As for this month’s theme song, I love Prince and I still feel his death last year pretty keenly. There was only one song this month could be:

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Hey Team Awkward,

This is a quick one. 

I’m newly sober and I’ve been attending AA for the last two months. One of my main meetings is a women’s meeting, which is rad, but I’ve tried to open it up a little bit–there’s a co-ed secular meeting and a co-ed meeting that does a physical outdoors excursion monthly. I’m getting a lot from all of them, and want to keep going!

That said, in less than three months, I’ve now had two different instances of what I’m pretty sure is thirteenth stepping (or a lead up to it). I’ve been dodging it, but I’d love some scripts for side-stepping being asked out, etc., without being alienating. I don’t think I’m being paranoid; I’ve been around the block enough time to discern the difference between A Dude Leaning In Too Much and a dude just being friendly. I don’t want to stop going to co-ed meetings, especially the activity ones. And I don’t want it to feel awkward.

So can you give me some scripts for turning down invites to go dancing, etc., or invitations of support that aren’t super alienating but make it a clear boundary? I’m good at “fuck you,” but not really good at enforcing this kind of boundary in a polite, peace-keeping way. 

Thanks in advance,
Awkward Alcoholic 

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Dear Cap’n Awkward!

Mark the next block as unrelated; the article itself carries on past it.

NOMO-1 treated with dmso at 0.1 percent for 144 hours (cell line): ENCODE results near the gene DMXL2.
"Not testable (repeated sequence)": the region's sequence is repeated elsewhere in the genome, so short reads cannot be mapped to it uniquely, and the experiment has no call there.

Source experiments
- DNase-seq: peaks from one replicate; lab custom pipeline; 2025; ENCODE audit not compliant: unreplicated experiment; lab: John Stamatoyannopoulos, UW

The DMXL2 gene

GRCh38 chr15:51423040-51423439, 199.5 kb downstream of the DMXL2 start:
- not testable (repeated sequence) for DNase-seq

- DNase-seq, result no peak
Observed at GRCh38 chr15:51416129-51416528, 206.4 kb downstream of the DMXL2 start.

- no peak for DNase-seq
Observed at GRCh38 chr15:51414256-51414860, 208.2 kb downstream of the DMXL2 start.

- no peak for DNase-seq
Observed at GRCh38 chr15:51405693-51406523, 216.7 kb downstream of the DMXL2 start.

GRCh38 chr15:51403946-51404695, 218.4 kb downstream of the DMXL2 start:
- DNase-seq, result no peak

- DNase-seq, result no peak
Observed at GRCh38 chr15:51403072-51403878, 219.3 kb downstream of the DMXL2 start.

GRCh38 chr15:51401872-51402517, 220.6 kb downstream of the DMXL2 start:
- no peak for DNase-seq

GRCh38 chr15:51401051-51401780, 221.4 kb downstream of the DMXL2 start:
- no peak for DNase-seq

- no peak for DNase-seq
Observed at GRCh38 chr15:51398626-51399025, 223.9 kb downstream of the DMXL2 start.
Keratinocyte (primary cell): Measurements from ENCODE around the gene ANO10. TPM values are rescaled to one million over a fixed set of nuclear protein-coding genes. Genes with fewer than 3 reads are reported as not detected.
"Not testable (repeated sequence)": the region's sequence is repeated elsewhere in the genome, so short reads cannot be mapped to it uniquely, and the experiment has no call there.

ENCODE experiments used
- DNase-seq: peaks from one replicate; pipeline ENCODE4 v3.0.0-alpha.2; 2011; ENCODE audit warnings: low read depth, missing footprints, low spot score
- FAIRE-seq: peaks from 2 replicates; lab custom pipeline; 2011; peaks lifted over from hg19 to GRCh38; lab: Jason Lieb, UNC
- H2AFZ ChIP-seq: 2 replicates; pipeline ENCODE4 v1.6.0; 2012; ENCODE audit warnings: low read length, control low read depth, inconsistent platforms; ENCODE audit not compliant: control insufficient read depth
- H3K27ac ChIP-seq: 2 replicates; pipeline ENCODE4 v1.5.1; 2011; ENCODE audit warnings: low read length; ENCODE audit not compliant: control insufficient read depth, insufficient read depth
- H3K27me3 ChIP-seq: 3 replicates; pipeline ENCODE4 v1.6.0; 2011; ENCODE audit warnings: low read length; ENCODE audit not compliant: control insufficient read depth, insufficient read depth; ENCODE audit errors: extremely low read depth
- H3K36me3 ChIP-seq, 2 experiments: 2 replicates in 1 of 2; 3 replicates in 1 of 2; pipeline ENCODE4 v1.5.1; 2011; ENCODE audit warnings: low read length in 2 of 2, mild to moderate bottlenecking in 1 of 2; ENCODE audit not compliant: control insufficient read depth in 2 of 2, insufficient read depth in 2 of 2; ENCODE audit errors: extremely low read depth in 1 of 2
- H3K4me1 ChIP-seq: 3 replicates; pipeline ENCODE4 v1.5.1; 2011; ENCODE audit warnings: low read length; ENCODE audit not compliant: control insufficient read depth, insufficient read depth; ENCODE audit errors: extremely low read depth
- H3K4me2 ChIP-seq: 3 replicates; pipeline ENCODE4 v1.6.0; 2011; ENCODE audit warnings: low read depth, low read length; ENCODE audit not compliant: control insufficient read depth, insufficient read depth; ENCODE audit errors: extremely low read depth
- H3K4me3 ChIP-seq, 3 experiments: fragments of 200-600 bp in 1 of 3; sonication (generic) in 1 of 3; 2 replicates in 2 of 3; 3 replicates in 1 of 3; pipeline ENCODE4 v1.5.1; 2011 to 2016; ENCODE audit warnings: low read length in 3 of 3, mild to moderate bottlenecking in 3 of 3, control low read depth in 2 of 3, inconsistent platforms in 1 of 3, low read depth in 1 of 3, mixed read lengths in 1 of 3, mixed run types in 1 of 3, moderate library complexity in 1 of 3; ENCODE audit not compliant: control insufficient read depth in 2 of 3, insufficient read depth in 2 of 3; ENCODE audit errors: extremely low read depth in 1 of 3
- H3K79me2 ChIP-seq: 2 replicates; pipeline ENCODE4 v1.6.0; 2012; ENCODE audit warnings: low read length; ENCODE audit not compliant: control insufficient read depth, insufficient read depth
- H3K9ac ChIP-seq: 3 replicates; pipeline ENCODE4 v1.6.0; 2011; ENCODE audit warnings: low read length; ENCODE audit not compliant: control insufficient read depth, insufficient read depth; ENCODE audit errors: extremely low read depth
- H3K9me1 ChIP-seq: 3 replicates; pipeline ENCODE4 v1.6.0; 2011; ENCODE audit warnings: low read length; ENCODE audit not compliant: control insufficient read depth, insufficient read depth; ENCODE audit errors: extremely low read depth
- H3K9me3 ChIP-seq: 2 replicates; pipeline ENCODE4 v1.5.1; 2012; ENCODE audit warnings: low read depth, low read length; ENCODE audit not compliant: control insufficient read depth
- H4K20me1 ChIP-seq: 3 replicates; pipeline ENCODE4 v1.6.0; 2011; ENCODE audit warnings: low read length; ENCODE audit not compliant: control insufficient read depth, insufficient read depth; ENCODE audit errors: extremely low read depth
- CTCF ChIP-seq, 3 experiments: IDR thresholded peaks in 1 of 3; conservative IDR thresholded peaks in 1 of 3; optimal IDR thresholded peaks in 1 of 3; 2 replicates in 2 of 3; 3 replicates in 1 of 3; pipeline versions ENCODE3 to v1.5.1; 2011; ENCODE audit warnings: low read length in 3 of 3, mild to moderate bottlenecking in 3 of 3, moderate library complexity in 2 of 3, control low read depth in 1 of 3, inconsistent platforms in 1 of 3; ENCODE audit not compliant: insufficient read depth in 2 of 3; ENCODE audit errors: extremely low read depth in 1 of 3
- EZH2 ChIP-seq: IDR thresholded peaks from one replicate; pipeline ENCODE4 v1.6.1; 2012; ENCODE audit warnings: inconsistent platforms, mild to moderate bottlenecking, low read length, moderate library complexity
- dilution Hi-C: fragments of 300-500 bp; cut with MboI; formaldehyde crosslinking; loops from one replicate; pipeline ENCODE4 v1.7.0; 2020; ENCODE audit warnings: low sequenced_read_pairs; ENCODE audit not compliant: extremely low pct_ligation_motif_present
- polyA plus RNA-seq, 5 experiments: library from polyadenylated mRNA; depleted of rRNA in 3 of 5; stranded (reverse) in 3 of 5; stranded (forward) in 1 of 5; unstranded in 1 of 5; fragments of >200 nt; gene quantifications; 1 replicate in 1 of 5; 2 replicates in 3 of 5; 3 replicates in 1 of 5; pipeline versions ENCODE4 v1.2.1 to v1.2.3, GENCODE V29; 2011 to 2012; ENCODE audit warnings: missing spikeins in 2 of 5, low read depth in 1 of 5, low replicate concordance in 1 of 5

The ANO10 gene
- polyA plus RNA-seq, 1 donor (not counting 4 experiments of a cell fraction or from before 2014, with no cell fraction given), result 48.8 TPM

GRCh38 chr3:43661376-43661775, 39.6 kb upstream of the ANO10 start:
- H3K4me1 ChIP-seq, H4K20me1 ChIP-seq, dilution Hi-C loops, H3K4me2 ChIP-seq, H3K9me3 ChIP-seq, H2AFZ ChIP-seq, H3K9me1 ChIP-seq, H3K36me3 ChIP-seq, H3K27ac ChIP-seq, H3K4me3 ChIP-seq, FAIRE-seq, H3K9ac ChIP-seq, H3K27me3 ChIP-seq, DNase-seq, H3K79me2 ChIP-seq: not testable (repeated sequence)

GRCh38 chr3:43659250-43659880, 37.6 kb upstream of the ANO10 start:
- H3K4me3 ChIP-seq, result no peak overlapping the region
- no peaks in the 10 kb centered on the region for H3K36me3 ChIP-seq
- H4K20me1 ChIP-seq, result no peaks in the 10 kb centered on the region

I have a weird one, I’m hoping you might have some insight. I had a not great childhood, a turbulent teenagehood, and then spent my entire 20s with an abusive husband and a major drug problem. I got out when I was 30, did years of therapy, got clean, got stable, and now have been in a great relationship for a few years.

So what is my problem? Well, here’s the thing. I don’t have opinions about a lot of things and it’s really starting to wear on my BF as the years go by. I grew up very poor, and then of course when you’re a giant dope fiend, you’re not spending your money deciding on what couch to buy, or where to go for dinner, or… And my ex made it clear that my opinion didn’t matter, even when he asked for it first. So I guess the first 30 years of my life, I was trained/training myself not to have opinions on things because why bother?

And now, here I am, 42 years old. My BF wants to know if I think our new bookcase should be dark wood or light? And guess what, I don’t care! It’s still a novelty that I can buy a bookcase! It could be puke green for all I care. So I tell him that he can pick, I have no preference. Or the ever popular “what do you want for dinner?” Who cares? It’s all food! As long as it’s not something I actively dislike, I don’t care what I’m shoving in my face.

This isn’t relationship-ending levels of stress, but I can tell it’s bugging him. He thinks that he is “getting his way all the time and I never do”. But I have literally had that happen to me, and trust me, this isn’t it. I’ve tried explaining that I’m going to be happy no matter what color the bookcase is, and I promise that I don’t secretly have a preference and one day 10 years from now I’m going to explode because I WANTED LIGHT WOOD YOU ASSHOLE!

So… How do I go about re-learning how to have opinions? Should I just fake it, and randomly pick crap and say it’s my “preference”? It feels like lying but if it gets the job done I suppose. What do you think?

Not Even Sure How to Sign This